Jews recently celebrated Simchat Torah, the holiday that marks the ending of the last reading of the Torah and the beginning of a new cycle, and invites Jews to rejoice in the source of their religious identity. I remember the time as a young child when my father and other males in the synagogue marched around the sanctuary taking turns holding the holy scrolls close to their hearts. Israel had just become a state and much of the world – including the progressive community – rejoiced with our congregation. Last month I celebrated the holiday once again. We formed a circle; now women and children as well as men held the hand-lettered sacred scroll, slowly unfurled to reveal the ancient texts that underscore the Jewish values of Torah, avodah (prayer and service to the community) and gemilut chassidim (acts of loving kindness).

My granddaughter, soon to be a bat mitzvah, joined other children also marking that milestone this year. They stood before the portion they will read on their special day and summarized their parts of the stories that shaped my life and values, the Jewish commitment to social justice – and my granddaughter’s legacy. It is the story that took the Jewish people to the land of Israel.

I am inspired by my tradition, but know that a complex history followed the events recorded in the Torah that have brought us to the present, very difficult moment.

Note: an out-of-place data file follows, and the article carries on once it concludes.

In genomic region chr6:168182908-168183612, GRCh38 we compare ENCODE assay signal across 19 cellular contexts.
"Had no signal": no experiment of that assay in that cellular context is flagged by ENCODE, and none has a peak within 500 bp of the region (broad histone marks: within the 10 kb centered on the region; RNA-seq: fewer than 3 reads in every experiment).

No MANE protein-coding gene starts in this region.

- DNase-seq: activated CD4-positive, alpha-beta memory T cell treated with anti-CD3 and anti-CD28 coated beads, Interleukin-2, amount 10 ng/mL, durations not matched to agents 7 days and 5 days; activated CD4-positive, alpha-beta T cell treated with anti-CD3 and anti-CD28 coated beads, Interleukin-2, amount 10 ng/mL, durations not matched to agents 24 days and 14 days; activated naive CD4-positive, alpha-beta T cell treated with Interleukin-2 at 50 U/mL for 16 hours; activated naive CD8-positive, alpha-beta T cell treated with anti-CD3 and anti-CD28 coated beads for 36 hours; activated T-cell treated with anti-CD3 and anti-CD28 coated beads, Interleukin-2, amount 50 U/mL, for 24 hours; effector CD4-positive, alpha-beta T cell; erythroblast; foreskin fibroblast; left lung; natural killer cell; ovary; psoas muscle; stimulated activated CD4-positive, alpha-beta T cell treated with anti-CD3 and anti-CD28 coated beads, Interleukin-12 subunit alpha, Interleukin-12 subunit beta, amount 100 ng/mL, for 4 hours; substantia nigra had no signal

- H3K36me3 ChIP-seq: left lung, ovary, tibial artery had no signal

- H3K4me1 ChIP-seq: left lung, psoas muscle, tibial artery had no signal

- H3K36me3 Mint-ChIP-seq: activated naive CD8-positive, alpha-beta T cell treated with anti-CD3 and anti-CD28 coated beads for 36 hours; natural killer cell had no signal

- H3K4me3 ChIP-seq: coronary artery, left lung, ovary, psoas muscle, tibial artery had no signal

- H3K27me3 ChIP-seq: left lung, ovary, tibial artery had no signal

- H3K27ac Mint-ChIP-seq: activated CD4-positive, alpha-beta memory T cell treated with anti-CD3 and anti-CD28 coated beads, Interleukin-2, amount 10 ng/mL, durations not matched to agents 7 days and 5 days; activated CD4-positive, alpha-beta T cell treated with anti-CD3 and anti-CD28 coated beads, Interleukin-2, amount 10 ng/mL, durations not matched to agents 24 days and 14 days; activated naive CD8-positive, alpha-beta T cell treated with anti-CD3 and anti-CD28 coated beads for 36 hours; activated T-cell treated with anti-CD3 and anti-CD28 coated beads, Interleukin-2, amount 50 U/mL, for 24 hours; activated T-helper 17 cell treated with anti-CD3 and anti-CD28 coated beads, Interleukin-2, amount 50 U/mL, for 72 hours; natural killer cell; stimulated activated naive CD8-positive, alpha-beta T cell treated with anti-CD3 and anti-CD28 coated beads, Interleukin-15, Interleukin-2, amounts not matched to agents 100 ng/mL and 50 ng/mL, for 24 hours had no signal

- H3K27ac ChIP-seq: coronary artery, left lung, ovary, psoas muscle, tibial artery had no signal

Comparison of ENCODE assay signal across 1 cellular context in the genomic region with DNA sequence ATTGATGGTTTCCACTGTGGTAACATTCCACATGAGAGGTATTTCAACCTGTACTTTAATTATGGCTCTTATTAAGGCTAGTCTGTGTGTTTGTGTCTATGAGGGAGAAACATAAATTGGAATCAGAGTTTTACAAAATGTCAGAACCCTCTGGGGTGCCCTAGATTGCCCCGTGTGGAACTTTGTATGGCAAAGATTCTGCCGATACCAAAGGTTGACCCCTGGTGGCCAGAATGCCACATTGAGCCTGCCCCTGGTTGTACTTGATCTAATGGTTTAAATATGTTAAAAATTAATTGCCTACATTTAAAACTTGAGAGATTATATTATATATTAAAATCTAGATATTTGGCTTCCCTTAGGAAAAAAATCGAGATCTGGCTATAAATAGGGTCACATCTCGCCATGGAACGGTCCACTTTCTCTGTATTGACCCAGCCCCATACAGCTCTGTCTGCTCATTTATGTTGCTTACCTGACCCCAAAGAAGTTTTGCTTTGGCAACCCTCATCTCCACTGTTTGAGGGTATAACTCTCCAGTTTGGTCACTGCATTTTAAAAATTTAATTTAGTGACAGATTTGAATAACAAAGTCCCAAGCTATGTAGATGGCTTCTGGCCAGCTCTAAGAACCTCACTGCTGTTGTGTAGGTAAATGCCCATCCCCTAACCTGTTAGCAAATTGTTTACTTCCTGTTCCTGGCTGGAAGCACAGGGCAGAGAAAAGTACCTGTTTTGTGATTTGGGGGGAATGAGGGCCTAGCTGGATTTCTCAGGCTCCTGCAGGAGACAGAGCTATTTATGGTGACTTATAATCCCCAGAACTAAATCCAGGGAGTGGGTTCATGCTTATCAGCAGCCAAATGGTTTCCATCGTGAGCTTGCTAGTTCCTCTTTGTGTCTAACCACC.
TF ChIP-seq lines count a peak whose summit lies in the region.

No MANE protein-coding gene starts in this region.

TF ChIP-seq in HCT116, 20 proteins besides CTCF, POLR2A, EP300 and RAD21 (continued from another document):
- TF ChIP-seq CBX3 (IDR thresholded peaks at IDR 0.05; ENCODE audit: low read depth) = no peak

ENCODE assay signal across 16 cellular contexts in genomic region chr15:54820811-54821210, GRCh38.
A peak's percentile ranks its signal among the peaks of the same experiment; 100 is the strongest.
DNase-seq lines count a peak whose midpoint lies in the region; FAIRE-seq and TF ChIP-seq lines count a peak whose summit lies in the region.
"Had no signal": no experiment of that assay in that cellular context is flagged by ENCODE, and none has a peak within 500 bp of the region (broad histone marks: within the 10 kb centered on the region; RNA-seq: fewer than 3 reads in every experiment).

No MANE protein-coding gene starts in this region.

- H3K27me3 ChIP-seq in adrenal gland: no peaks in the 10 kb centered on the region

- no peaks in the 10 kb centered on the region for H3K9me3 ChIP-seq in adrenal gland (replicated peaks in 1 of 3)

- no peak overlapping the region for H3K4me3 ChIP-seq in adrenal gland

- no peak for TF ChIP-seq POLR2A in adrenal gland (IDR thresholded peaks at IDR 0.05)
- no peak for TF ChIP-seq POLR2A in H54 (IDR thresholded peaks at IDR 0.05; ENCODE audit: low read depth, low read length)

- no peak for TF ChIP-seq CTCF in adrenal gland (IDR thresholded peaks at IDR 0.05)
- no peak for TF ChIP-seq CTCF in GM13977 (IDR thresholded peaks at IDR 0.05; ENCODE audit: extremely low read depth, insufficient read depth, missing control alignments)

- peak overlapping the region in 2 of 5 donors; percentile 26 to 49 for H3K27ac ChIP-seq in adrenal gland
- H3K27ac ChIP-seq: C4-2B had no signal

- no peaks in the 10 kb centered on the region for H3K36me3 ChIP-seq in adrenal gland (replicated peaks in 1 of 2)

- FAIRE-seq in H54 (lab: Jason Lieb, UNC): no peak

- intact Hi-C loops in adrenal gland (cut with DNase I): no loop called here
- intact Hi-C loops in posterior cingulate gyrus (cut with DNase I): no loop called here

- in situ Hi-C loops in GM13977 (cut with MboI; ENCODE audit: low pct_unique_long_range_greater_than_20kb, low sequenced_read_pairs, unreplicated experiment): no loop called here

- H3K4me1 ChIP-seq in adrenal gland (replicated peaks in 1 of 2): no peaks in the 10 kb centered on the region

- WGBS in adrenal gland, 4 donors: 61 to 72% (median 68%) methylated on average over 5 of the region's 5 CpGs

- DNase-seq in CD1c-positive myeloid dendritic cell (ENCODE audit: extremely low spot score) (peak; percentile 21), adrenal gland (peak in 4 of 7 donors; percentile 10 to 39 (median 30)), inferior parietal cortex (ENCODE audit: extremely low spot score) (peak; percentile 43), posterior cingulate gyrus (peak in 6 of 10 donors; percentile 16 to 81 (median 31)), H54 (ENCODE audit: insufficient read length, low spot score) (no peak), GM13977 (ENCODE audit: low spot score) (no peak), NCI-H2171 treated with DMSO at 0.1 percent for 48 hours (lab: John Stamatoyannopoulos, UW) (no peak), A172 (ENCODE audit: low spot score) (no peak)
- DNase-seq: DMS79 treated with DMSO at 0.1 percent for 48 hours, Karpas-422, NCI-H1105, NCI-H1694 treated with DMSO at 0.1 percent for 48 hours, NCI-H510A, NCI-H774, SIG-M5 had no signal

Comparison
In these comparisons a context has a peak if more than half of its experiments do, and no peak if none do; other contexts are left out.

Like other religious and political communities, the Jewish community includes fundamentalists and extremists, but it is diverse and inclusive, too. It is not always easy, but I can bring a progressive voice to Jewish settings. I can find personal affirmation, a welcoming community with whom to pray in my own way, and to express and be respected for my efforts to be progressive, feminist, pro Israel/pro Palestine/pro peace and to acknowledge and explore commitments and contradictions with other Jews.

I cannot allow the words of this resolution and these FAQs to tell me whether a “good” Jew is one who sides with those who see Israel as a demonic entity or to imply that if I do not, I do not deserve to be heard, to be seen, perhaps even to live.

I am not among those who feel that they can be Jewish without supporting the existence of the state of Israel. I know too many people who would have no home without that home.

I am shocked and offended that an academic organization that prides itself on “difficult dialogue” would adopt any sort of boycott of ideas.

We can do better than this. We must do better than this. If we do not the search for justice will devolve into a call for vengeance.

I hope you will join me in opposing the endorsement of the BDS resolution.

Dr. Janet Freedman is a resident scholar at the Brandeis University Women’s Studies Research Center and author of Reclaiming the Feminist Vision: Consciousness Raising and Small Group Practice.